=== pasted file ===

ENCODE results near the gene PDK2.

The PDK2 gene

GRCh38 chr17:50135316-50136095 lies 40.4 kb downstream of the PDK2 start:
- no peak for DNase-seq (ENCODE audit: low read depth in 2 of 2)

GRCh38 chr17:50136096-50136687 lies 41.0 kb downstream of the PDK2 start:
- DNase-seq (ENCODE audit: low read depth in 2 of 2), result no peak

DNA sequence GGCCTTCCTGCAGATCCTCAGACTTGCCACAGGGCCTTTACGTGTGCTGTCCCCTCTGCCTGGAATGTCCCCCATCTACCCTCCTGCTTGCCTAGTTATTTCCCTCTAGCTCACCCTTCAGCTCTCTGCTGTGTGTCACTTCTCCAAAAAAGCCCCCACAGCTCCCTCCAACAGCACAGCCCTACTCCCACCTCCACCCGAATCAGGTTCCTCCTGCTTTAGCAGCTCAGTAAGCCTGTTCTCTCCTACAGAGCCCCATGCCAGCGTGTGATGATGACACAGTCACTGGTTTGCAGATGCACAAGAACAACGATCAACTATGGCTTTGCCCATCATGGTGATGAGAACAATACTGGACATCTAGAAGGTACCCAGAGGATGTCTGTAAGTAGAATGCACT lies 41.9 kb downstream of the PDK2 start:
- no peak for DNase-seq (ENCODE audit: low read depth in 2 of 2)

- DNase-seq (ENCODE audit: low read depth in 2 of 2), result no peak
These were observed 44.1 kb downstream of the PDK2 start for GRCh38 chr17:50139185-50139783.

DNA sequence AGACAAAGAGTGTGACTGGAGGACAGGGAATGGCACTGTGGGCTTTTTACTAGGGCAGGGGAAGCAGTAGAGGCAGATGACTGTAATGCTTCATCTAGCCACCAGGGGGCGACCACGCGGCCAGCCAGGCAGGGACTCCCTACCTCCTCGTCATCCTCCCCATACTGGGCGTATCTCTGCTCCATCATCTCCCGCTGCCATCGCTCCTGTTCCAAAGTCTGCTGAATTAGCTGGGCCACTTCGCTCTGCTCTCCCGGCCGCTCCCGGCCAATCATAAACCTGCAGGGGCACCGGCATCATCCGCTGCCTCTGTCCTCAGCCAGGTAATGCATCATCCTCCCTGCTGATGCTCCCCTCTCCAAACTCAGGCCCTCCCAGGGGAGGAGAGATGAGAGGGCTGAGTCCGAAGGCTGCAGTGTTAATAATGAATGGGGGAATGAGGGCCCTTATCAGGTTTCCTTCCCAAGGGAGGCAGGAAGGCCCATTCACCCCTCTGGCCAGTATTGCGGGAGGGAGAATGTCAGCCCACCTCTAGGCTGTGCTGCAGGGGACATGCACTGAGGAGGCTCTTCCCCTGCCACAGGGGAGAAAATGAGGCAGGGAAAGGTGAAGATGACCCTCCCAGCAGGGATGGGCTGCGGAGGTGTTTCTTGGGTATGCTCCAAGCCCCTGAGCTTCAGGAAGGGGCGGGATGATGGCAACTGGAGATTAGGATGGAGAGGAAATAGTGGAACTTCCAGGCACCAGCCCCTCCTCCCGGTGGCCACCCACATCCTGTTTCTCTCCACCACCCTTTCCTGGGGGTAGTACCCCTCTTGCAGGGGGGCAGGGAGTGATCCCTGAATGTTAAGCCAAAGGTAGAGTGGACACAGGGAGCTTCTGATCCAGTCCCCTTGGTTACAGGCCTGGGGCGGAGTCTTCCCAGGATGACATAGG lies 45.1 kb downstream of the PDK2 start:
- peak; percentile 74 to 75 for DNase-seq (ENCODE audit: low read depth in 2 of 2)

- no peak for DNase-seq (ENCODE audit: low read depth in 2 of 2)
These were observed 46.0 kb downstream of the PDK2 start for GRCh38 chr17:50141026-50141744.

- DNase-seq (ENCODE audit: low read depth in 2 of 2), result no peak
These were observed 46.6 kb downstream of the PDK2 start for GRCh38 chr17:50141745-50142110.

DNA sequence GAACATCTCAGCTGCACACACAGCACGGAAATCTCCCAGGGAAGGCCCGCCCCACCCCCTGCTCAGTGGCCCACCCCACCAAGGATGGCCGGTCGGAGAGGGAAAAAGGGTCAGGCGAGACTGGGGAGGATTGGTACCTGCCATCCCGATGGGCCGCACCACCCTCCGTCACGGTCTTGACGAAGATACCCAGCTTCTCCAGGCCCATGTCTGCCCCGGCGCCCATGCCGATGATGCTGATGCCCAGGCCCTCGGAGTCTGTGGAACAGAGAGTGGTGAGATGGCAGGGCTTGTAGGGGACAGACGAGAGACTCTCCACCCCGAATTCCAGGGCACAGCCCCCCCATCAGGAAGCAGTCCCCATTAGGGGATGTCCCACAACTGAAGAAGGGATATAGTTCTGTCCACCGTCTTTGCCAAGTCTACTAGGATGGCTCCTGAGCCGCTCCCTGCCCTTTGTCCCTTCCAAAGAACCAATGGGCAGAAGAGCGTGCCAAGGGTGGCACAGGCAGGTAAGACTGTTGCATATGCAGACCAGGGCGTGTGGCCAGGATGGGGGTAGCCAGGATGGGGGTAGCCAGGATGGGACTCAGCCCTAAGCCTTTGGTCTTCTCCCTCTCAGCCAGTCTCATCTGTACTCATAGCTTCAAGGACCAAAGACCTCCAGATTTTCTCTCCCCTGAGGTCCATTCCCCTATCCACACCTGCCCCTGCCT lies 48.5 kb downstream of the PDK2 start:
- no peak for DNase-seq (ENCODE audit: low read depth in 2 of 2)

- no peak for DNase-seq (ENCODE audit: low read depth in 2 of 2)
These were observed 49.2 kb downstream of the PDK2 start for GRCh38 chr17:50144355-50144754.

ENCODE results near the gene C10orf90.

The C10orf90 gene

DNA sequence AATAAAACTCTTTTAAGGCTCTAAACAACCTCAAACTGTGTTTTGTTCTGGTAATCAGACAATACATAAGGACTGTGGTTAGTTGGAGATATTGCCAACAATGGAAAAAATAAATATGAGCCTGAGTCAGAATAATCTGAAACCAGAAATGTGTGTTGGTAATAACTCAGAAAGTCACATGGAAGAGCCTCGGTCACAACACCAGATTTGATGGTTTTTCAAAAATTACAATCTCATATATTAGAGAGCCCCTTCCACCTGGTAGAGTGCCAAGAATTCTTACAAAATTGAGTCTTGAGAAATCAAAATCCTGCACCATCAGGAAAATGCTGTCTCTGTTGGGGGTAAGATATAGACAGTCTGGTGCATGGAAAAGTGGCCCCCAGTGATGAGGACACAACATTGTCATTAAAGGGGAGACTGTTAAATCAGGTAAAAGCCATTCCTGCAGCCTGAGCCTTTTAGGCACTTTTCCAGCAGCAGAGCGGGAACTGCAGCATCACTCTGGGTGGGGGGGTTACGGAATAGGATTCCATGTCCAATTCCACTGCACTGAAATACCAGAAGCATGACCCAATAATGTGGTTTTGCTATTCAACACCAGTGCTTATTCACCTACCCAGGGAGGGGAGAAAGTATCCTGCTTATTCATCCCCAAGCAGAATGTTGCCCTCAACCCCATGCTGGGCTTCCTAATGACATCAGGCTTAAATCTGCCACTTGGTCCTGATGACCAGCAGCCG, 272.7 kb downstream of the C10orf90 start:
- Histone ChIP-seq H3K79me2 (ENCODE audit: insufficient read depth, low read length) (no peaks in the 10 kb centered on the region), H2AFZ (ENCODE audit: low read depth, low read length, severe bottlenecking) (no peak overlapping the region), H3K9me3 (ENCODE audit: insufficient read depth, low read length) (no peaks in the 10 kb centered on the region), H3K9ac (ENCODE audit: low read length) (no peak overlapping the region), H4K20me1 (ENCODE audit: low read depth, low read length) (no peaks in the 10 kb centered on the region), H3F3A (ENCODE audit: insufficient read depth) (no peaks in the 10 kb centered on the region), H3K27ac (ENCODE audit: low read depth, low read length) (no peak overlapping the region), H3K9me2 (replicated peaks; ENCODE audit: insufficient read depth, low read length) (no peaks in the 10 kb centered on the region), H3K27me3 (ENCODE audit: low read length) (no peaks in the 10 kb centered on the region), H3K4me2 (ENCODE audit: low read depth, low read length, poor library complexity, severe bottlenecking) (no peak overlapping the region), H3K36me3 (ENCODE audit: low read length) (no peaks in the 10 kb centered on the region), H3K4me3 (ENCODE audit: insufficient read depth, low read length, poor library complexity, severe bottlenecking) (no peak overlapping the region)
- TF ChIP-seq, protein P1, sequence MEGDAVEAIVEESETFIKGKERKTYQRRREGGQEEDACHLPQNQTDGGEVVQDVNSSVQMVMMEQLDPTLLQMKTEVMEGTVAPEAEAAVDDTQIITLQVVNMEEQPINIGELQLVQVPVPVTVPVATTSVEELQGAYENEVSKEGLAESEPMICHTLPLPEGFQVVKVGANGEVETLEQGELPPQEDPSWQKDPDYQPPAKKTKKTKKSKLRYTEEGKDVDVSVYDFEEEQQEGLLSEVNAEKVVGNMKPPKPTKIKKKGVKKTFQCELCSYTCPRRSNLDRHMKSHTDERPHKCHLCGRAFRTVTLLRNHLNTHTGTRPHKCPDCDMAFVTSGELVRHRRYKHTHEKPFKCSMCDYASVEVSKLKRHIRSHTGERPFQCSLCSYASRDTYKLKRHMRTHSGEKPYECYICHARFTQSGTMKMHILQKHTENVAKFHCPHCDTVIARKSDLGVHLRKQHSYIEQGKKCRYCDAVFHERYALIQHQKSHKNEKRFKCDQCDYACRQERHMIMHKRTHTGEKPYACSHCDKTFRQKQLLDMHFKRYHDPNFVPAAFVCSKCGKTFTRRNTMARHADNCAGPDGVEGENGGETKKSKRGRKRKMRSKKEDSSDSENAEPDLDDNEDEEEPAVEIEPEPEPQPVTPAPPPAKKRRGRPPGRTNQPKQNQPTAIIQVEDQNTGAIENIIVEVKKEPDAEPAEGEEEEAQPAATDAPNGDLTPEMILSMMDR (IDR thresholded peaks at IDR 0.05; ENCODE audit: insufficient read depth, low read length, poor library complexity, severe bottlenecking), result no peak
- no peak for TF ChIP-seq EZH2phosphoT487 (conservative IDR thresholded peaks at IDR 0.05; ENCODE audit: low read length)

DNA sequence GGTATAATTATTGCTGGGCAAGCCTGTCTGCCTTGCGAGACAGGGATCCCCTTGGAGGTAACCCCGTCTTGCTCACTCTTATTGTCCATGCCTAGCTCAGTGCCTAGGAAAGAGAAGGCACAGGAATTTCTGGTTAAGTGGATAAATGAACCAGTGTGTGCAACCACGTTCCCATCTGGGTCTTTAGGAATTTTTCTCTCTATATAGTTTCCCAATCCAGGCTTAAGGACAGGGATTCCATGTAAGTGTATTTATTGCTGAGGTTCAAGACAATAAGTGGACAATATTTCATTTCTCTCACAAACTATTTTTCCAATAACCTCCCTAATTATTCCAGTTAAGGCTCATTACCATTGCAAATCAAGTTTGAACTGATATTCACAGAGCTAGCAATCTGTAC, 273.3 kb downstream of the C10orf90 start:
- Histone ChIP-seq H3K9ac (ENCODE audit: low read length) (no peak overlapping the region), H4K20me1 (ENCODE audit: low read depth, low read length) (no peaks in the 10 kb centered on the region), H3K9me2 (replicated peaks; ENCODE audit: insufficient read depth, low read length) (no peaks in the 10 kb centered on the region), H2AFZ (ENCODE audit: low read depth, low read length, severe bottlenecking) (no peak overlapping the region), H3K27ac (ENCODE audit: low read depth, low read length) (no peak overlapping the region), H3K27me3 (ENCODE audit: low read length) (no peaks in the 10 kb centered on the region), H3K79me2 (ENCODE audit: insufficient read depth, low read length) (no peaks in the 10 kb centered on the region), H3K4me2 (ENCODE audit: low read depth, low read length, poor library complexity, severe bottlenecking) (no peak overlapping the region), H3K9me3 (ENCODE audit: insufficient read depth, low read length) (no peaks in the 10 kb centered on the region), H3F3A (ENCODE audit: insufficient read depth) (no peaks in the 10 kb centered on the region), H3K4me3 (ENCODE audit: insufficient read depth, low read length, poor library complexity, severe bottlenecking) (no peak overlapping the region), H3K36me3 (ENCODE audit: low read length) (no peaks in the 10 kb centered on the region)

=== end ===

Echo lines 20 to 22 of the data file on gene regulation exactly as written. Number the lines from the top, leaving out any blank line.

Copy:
These were observed 49.2 kb downstream of the PDK2 start for GRCh38 chr17:50144355-50144754.

ENCODE results near the gene C10orf90.

The C10orf90 gene